Climbing the Fed Funds Rates Incline

Peter Girard, Austin Cleveland

Advisor Perspectives welcomes guest contributions. The views presented here do not necessarily represent those of Advisor Perspectives.

In September 2023, University of Colorado Boulder alumnus Sepp Kuss won the Vuelta a España (Tour of Spain), one of cycling’s three grand tours and a lesser-known cousin of the Tour de France. Kuss’s specialty lies in riding in the high mountains, a skill he demonstrated during the grueling, three-week 1,960-mile stage race across Spain, as he fought for victory. Some days the race consisted of long flat sections, but things got interesting when the road got steep. Without the steep climbs, Kuss would not have been able to break away from the pack and showcase his strengths.

The macroeconomic environment since the Federal Reserve began their most recent hiking cycle has been like a challenging, high altitude, steep-gradient climb in a cycling race. Higher interest rates put greater pressure on companies to optimize their capital structure and manage debt. Active managers must sort through the wide dispersion of companies who have either successfully navigated the higher rate environment or been crushed by the steep grade of rising rates over the past two years.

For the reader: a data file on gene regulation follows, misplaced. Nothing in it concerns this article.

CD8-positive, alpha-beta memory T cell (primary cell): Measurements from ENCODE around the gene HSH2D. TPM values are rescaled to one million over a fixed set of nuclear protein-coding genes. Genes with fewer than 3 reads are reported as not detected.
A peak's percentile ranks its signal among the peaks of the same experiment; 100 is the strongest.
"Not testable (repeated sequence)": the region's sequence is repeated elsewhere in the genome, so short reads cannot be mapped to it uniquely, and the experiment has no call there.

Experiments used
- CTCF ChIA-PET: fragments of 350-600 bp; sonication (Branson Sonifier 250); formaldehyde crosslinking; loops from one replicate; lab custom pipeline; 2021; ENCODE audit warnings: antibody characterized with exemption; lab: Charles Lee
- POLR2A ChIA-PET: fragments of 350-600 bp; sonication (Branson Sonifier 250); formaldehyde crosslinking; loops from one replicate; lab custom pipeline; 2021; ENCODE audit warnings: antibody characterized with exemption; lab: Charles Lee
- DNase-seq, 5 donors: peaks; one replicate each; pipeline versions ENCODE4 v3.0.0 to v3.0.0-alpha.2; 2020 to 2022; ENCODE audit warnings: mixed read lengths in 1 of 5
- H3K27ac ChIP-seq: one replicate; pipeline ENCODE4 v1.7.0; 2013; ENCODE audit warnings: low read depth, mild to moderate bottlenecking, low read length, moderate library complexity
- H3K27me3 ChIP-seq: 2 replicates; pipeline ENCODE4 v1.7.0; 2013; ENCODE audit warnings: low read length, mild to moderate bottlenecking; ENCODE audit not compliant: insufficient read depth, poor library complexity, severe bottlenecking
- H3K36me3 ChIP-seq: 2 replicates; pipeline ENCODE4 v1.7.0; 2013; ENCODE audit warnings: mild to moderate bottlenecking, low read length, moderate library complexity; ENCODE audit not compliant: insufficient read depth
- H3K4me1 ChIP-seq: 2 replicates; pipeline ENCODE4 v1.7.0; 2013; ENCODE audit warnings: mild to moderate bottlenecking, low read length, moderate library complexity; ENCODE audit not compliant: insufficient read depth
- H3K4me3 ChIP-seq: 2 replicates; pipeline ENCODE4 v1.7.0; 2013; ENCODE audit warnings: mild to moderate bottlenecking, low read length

federal funds

Correlation of stocks to their index has decreased, meaning that active management’s role in evaluating unique company risk has increased in importance. In periods of highly correlated bull markets, passive strategies or incompetent active managers can hide, similar to a struggling cyclist coasting in the draft of a big group. Additionally, correlation typically rises in periods of crisis valuation drawdowns, such as March 2020. In these periods, active management is highlighted in the portfolio for its downside risk mitigation function.